“Obviously home school was really challenging because… you're having to be another role to your kids as well. My daughter especially really didn't respond very well to mummy trying to be teacher… having to, I guess bring that like, work, and school, home...”

ID2—High income, White ethnicity, Female

Social restrictions. Social restrictions imposed during the pandemic contributed significantly to the stress experienced by families. Participants, especially those whose children were born just before or during the pandemic, expressed a sense of loss as extended family members missed out on crucial stages of their children's development. The limited interactions with grandparents and other relatives due to health concerns and lockdowns created emotional strains, further exacerbating the challenges faced by families:

“I only have seen my mum and my dad a handful of times because I

also caught COVID-19 as well, over a month ago, my two children caught it as well...”

ID12—Low income, White ethnicity, Female

These challenges underscore the need for comprehensive support systems for families, recognising the strain caused by disruptions in childcare, education, and social interactions.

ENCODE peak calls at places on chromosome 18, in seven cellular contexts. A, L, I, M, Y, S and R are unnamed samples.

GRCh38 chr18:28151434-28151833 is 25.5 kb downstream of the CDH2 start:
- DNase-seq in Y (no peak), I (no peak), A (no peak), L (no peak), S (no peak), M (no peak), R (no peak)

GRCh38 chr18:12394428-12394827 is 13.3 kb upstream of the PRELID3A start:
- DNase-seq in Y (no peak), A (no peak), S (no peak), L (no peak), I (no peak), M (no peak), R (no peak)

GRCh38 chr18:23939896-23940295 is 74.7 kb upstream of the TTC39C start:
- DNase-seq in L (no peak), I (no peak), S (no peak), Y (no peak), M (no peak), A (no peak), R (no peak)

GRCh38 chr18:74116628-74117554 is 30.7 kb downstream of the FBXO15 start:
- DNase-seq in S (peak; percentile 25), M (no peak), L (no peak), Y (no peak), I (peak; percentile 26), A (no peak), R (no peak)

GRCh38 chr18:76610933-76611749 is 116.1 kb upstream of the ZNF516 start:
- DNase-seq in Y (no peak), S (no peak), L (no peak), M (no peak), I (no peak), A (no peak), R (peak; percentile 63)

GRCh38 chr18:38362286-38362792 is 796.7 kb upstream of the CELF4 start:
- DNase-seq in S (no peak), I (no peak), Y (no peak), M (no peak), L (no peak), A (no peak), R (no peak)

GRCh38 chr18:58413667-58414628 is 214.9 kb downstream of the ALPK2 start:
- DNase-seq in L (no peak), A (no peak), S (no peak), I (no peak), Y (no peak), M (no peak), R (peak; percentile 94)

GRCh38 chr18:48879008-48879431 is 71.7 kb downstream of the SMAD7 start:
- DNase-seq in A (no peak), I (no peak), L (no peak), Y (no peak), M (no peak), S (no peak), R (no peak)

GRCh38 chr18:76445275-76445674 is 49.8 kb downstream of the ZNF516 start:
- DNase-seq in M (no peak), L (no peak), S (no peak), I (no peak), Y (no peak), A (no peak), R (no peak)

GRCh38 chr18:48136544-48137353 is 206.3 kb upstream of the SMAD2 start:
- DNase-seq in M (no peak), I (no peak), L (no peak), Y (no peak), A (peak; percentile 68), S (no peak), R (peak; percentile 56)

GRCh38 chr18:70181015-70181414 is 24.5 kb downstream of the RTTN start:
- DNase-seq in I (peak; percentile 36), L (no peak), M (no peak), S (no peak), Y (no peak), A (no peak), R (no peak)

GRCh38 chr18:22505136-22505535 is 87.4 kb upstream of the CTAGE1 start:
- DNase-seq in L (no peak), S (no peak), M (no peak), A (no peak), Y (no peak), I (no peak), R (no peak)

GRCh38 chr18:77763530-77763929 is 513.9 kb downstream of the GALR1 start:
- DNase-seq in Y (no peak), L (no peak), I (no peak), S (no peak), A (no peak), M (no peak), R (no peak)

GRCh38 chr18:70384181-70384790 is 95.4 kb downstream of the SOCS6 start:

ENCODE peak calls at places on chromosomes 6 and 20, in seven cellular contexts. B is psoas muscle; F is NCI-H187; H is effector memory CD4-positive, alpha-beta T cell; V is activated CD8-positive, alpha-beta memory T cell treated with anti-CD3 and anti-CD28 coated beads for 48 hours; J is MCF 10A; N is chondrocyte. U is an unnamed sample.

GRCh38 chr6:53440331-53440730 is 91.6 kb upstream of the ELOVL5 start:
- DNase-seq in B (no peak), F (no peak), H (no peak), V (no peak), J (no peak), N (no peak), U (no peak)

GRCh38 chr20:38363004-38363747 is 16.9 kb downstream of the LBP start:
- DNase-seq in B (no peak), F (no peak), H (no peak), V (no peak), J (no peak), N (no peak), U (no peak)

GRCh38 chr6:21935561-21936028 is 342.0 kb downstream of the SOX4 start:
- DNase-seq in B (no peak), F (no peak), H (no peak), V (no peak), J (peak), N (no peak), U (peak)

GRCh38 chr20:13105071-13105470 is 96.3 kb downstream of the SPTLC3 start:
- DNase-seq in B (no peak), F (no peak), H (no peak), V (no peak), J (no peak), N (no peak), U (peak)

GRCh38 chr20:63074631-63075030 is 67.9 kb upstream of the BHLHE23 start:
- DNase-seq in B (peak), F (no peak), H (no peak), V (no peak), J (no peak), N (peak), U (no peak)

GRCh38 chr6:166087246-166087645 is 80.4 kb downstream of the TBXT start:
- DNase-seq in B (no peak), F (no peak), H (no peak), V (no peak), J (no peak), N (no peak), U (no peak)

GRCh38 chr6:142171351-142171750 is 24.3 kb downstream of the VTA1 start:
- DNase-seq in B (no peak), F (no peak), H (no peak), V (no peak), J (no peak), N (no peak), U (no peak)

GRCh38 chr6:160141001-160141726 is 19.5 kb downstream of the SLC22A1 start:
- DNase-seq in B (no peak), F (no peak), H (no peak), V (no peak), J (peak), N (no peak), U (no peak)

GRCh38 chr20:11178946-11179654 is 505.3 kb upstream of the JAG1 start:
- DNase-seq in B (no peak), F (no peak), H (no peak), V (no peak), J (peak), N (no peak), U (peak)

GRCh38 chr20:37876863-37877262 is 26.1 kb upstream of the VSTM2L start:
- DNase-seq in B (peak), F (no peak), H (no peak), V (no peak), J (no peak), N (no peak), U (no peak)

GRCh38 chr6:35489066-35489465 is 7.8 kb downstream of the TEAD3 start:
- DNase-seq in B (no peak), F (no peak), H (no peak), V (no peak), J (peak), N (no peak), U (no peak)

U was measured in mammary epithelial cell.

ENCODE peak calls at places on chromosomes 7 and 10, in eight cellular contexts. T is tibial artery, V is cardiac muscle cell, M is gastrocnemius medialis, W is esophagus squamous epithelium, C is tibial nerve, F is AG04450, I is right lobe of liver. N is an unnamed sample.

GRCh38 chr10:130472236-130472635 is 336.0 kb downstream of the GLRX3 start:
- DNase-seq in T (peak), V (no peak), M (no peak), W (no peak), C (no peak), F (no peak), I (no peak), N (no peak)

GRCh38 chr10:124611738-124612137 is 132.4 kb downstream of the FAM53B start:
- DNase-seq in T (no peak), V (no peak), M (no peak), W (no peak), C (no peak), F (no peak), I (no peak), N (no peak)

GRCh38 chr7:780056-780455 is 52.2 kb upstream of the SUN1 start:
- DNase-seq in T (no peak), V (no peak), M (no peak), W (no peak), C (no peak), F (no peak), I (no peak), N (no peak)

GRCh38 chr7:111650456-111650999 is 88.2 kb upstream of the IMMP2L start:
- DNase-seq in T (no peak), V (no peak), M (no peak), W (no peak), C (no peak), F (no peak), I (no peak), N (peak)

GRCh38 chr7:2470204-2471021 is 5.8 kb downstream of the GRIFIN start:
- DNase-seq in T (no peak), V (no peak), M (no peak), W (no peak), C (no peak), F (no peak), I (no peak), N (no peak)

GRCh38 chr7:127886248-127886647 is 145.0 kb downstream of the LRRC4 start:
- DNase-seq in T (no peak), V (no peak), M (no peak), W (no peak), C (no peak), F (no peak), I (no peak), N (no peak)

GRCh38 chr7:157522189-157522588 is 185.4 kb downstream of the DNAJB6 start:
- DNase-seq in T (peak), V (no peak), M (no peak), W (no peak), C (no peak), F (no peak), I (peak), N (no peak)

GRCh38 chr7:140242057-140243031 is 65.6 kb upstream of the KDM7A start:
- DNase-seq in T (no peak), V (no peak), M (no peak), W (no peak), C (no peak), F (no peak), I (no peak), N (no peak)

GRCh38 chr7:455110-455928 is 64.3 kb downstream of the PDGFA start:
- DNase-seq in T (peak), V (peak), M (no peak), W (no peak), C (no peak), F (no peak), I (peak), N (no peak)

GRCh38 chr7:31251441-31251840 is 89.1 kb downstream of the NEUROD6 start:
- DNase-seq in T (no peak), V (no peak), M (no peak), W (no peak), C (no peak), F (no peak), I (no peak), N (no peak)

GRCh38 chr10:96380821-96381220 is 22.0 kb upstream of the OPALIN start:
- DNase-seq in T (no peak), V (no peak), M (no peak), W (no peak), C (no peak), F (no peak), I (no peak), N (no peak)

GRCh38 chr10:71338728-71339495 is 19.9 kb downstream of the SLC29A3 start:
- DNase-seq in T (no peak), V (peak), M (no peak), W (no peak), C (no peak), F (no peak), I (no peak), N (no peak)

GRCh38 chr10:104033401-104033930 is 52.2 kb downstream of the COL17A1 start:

Housing. Housing was a source of stress more specifically related to those of lower income. These participants tended to have problems with the maintenance of their homes, making it particularly difficult to create adequate play spaces for children:

“It's just not a great environment to raise children, and I feel like they

deserve a lot better. I mean we've had so many issues with damp, insects, even rats. And I'm yet to find a landlord that is willing to help.”

ID11—Low income, Asian ethnicity, Female

The substandard housing conditions reported by participants underscore the disparities in living situations, with some families facing dampness, insect infestations, and even rodent issues. The lack of timely and effective assistance from landlords further compounded the stress for those already struggling with financial constraints. Further, some participants mentioned that their inadequate housing situation led to difficulties maintaining privacy between adults and children.

The pandemic brought to light the existing inequalities in housing, with families of lower income disproportionately affected. The negative implications of these poor housing conditions, although pre-existing, were exacerbated in the pandemic when families were required to spend more time at home and utilise their home for activities such as work and education. Addressing these issues requires a multifaceted approach, incorporating policies that not only ensure safe and habitable living conditions but also consider the unique challenges posed by inadequate housing during public health crises.

3.3 Support networks

Changes to social networks. Restrictions on social interaction during the pandemic resulted in many participants feeling isolated from family and friends and without support. Some participants felt the pandemic had impacted their ability to develop existing friendships. Participants felt that if they were not in the pandemic they would have “struck up a better, stronger friendship” with other new parents (ID1).